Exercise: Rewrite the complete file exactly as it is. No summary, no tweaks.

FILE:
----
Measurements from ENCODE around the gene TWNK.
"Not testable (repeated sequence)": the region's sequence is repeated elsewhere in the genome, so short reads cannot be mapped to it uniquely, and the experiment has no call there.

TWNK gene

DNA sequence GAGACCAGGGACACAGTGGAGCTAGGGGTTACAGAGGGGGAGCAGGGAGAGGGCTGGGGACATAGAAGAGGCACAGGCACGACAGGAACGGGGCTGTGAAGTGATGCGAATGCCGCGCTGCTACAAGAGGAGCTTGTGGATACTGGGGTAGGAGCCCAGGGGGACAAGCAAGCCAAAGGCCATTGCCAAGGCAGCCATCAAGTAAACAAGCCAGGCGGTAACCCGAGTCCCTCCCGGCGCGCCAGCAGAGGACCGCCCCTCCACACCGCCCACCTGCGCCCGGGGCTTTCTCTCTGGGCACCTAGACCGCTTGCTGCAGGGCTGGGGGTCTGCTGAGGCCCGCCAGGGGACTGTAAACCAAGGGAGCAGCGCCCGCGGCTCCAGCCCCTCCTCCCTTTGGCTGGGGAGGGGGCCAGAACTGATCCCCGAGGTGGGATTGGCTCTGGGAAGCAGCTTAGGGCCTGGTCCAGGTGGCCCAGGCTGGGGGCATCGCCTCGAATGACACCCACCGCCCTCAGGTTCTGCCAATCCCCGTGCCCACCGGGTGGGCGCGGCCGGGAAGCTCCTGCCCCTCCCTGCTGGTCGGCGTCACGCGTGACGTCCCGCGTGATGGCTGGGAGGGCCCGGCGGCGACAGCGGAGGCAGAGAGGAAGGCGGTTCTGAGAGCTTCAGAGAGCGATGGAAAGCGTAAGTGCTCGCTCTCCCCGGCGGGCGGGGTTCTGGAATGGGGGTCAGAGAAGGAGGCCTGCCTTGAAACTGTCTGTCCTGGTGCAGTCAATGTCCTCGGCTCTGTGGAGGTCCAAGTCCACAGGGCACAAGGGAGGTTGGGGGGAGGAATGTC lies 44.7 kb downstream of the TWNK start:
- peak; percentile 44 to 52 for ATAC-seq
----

Measurements from ENCODE around the gene TWNK.
"Not testable (repeated sequence)": the region's sequence is repeated elsewhere in the genome, so short reads cannot be mapped to it uniquely, and the experiment has no call there.

TWNK gene

DNA sequence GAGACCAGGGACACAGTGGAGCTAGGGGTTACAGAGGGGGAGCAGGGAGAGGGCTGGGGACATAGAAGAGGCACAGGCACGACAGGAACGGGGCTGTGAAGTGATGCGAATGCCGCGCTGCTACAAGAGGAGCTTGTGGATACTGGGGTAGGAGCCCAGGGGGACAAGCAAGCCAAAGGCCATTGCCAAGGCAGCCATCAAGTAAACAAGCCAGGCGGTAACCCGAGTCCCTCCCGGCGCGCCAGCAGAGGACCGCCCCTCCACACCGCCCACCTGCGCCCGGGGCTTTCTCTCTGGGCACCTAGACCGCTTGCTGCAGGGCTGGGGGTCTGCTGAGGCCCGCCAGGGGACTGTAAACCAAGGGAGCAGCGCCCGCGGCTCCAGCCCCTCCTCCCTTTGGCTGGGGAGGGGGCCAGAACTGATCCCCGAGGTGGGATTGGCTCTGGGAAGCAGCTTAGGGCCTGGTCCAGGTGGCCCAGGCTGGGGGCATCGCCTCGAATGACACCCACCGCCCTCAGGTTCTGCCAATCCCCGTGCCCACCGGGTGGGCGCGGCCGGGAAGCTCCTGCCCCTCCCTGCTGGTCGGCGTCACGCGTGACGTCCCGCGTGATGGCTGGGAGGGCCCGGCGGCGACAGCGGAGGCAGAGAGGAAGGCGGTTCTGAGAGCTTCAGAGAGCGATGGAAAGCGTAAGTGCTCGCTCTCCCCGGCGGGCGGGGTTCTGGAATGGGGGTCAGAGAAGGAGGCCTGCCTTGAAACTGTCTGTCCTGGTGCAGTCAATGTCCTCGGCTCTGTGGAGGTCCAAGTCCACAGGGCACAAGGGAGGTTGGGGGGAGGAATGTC lies 44.7 kb downstream of the TWNK start:
- peak; percentile 44 to 52 for ATAC-seq